May 8, 2021
Home Health Care During COVID
By Rachel Livingston, BSN, RN, William Newton Home Health Director
We have seen inside “peeks” of hospitals around the country fighting COVID-19; doctors, nurses, respiratory therapists, and others in full personal protective equipment (PPE) caring for the sick with such grace, bravery, and determination. But I am going to give you a peek of another group of people providing direct care to COVID-19 patients: the home health nurse. Home health nurses are no strangers to patient care during a pandemic. Look no further than the Spanish Flu in 1918 when the then-termed “visiting nurses” were vital in caring for the acutely ill.
“Susie” is a home health nurse heading to a new patients home, a COVID-19 patient. This patient, “Bill” was discharged from the hospital yesterday as he was deemed stable enough to go home and free up a hospital bed for the next patient. He is at home now with oxygen, extremely weak, and exhausted. When Susie arrives at Bill’s home, she takes out her bag of PPE that she put together before she left the office. She double checked she isn’t forgetting anything knowing someone would have to drive across town to bring anything to her. Susie puts on her PPE while standing on Bill’s porch before going in. While Susie is assessing Bill, she is sure to remain standing, knowing when she leaves his home she will have to go sit back down in her personal car. During her assessment, Bill lets Susie know due to his weakness he is having trouble getting from his recliner, across the living room and to the restroom. Knowing what to do, Susie rearranges the living room furniture, moving the recliner across the room so it’s closer to the restroom. Susie then educates Bill and his wife on his new oxygen, new medications, and use of the nebulizer he was sent home with. She also discusses the signs they need to watch for and when to contact the on-call home health nurse or go to the ER. After Susie answers their questions and tries to calm their fears, Bill’s wife admits that Bill is usually the one that takes the trash can to the curb because it’s too heavy for her. She sheepishly asks if Susie would mind doing it. Of course Susie will help them with this and says she’ll take the trash can down when she leaves. Before Susie leaves, she bags the paperwork Bill touched and signed then leaves her pen and the blood pressure cuff in the home for the next visit. Susie steps outside the home onto the porch, dripping sweat while she removes her PPE to throw away in a bag strategically placed outside before entering the home. She then douses herself in hand sanitizer before getting in her car to head on to her next patient’s home to do it all over again.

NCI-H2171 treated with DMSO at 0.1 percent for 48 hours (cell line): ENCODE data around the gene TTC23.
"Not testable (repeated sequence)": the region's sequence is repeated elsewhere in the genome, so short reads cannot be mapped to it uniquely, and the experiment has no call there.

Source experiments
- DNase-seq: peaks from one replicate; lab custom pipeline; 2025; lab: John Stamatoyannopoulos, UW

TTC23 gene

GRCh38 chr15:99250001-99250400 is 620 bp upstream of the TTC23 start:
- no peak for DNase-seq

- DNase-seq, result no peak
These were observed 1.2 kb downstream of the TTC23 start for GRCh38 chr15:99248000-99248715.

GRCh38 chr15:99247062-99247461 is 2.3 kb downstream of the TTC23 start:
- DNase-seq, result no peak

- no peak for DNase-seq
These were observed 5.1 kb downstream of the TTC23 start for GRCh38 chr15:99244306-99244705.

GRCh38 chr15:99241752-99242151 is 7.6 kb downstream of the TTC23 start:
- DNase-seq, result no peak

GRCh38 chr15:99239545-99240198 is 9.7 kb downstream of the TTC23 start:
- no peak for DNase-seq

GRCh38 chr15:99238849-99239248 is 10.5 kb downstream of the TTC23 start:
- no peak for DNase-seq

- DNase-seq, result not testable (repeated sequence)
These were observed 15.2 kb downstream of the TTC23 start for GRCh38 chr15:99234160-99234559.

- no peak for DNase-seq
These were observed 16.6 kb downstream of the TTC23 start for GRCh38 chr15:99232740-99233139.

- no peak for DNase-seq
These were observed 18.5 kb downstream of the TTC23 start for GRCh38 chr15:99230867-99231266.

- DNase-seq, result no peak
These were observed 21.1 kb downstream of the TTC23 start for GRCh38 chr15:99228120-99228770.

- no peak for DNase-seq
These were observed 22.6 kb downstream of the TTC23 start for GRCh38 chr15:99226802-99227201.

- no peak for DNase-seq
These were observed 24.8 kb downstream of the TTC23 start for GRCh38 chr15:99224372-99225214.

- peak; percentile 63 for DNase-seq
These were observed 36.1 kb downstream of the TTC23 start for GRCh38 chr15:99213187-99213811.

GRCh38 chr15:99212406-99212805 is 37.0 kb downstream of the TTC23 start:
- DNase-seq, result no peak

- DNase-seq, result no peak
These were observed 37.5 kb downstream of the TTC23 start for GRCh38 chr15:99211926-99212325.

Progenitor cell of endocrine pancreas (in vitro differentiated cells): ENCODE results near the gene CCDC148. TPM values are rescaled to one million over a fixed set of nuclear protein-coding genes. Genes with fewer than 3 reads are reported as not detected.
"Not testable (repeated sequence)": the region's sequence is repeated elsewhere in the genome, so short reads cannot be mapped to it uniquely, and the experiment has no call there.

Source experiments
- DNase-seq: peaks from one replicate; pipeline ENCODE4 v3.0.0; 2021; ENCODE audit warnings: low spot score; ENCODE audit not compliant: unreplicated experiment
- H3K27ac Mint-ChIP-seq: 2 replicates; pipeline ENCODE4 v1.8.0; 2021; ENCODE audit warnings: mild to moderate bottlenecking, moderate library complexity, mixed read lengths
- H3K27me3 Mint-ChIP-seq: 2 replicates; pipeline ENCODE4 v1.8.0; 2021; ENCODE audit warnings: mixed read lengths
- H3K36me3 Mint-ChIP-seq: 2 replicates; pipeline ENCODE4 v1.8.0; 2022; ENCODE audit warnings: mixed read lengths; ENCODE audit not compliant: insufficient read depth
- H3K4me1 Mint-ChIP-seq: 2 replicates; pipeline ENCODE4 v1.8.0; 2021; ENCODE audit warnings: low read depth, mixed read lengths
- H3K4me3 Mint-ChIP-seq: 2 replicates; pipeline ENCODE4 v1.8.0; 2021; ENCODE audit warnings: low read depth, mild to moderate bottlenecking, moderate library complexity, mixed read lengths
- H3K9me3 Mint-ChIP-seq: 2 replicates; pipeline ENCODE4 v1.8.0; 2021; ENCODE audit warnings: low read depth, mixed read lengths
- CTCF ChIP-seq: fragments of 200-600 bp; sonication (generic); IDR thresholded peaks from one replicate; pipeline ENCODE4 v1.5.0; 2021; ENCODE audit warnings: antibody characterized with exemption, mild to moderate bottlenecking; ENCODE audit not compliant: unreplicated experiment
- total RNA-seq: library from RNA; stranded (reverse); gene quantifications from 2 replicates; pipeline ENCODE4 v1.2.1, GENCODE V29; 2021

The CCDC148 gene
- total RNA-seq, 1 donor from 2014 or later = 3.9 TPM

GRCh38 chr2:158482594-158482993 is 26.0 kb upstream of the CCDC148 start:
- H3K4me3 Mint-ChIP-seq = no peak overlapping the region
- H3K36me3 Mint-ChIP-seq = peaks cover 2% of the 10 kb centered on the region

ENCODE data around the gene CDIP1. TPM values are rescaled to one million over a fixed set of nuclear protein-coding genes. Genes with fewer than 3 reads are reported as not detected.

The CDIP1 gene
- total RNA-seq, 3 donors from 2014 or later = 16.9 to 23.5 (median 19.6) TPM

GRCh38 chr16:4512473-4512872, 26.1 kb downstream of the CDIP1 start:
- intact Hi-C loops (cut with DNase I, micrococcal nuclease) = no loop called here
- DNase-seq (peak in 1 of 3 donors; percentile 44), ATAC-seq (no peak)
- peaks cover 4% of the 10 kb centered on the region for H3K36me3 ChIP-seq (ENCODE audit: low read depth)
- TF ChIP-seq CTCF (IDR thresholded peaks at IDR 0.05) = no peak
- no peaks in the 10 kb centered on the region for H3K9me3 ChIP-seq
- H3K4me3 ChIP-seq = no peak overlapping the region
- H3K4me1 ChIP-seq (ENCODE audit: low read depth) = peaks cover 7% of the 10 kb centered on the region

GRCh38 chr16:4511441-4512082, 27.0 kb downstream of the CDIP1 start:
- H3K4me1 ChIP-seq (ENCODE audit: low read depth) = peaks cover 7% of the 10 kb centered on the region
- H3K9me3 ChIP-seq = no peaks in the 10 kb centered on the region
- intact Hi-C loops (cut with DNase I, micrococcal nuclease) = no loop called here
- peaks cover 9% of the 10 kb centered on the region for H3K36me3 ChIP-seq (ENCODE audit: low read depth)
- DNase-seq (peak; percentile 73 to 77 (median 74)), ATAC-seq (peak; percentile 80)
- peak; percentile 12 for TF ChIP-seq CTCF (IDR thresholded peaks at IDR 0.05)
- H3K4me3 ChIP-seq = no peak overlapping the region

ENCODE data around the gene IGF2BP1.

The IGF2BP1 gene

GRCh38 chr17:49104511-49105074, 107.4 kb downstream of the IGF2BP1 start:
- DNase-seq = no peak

The impact of COVID-19 far exceeds what the media has shown; it touches the lives of so many and in various ways. William Newton Home Health is proud to stand on the front lines with the other brave providers and be a part of a patient’s journey to recovery.
The "Weekend Check-Up" is a regular health column published in the Cowley Courier Traveler penned by employees and friends of William Newton Hospital.